While the suffering experienced by the addict cannot be overstated, we must recognize that there is also social harm. As a pastor, I have seen how damaging this shift continues to be in family life, courtship, and marriage preparation. One of my great concerns is the impact this plague is having on children. What is their future if their parents’ marriage is destroyed by this type of infidelity, or if they themselves are exposed to such toxic material long before they are able to experience the joy of true love and romance? Even the smallest child today often has easy access to a parent’s or sibling’s smartphone and is surrounded by screens.

When my pastoral letter on pornography was first issued, a high school student in my diocese wrote that “if a person knew that after viewing pornography he would be a bad example for his kids, would objectify his spouse and friends, and lastly destroy his relationship and vision of God, he would not do it.”

Just as some drugs are described as “gateways” to more serious substance abuse, a young person who experiences lust disconnected from an actual human person is at tremendous risk for failing ever to understand the beauty of God’s gift of human sexuality. Is not the so-called “hook-up” culture evidence of this? In addition, while it is certainly not the outcome for all who become involved with pornography, might it not be reasonable to posit that the dramatic rise in human sex trafficking is partly fueled by a pornographic culture?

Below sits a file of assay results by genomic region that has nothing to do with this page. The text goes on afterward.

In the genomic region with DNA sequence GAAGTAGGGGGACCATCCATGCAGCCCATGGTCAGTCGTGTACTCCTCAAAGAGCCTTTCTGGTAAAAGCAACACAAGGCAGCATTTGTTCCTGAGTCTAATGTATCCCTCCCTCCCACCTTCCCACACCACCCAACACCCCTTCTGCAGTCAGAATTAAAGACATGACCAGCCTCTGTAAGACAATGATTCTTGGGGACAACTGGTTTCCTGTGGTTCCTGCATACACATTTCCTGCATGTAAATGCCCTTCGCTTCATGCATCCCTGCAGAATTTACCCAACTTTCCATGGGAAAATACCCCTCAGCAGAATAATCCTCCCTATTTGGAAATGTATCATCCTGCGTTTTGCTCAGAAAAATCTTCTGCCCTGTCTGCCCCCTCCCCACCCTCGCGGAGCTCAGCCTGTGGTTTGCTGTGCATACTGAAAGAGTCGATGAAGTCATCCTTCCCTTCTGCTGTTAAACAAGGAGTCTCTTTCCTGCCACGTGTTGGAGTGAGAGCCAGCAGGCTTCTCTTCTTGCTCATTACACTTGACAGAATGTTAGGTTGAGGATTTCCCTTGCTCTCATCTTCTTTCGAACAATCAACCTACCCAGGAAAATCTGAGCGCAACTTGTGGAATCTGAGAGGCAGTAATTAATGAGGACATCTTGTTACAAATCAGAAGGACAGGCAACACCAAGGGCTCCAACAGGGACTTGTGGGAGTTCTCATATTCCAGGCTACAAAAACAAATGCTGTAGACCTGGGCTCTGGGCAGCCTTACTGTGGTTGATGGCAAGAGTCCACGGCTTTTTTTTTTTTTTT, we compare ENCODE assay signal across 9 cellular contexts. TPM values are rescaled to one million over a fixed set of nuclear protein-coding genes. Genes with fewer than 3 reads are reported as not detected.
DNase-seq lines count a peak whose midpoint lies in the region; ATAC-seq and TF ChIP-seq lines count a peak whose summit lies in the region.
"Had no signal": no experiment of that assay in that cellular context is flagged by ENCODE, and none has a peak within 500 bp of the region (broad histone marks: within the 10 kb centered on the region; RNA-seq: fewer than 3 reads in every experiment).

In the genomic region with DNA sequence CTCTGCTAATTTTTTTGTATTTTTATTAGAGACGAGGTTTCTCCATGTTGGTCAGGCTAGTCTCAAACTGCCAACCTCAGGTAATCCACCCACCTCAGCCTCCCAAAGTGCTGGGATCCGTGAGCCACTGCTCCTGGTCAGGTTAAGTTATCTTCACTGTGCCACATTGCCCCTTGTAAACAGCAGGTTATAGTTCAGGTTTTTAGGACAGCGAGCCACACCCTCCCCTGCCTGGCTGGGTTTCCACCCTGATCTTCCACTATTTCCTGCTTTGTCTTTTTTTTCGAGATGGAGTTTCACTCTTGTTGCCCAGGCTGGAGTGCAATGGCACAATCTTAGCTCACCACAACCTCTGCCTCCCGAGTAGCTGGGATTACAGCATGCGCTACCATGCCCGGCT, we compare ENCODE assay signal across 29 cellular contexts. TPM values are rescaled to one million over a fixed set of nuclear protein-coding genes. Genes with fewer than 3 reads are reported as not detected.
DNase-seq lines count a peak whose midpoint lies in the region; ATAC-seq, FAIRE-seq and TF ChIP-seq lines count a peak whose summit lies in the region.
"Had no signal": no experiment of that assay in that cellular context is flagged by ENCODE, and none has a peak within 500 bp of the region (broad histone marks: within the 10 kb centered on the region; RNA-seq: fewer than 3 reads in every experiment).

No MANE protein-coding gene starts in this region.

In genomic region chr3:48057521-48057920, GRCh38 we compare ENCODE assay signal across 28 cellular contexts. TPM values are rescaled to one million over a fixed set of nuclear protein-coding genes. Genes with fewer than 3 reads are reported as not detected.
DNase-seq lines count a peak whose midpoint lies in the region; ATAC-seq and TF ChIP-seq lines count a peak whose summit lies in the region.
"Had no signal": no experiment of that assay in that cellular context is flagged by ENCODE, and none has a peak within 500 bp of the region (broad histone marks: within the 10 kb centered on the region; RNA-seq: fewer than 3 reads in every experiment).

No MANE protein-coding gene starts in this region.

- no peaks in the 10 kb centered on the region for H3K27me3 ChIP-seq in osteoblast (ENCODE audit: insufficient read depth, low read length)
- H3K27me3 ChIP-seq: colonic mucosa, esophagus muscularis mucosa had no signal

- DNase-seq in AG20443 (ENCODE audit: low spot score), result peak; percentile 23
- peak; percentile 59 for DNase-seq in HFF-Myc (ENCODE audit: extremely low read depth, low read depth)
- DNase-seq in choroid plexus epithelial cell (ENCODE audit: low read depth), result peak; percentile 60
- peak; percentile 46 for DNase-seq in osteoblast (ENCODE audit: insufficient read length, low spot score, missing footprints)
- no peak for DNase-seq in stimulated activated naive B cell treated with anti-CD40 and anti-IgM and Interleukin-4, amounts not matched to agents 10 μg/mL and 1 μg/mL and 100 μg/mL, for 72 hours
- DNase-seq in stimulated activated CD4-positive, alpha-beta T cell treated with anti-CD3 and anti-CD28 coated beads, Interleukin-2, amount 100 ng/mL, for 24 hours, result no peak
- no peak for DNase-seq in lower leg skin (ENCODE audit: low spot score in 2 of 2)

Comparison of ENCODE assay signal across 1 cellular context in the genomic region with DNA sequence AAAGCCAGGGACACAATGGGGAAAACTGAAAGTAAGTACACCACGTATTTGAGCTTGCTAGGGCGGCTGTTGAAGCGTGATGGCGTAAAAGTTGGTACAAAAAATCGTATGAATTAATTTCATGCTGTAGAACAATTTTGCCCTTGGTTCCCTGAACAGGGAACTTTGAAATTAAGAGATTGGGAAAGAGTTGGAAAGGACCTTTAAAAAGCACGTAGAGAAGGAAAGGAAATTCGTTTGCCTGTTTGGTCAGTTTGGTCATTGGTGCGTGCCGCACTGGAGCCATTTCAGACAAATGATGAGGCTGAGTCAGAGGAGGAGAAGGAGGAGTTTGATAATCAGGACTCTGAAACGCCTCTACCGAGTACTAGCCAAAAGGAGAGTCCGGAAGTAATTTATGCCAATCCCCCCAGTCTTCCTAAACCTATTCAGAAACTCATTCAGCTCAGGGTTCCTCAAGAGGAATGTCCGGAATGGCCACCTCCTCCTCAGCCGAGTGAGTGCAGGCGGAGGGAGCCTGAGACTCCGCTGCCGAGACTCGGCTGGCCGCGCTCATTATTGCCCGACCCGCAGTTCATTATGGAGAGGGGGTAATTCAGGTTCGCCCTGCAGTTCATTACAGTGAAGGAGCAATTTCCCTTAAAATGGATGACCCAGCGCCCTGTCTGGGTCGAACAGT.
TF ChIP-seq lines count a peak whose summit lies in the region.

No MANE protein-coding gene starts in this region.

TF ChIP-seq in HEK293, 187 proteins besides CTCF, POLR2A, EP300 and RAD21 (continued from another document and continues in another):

And yet, despite all this, there is hope. Both scientists and believers are sounding the alarm. We know much more about the physiological aspects of this addiction and how best to reverse them. Behavioral change is possible, though this is not simply a question of behavior.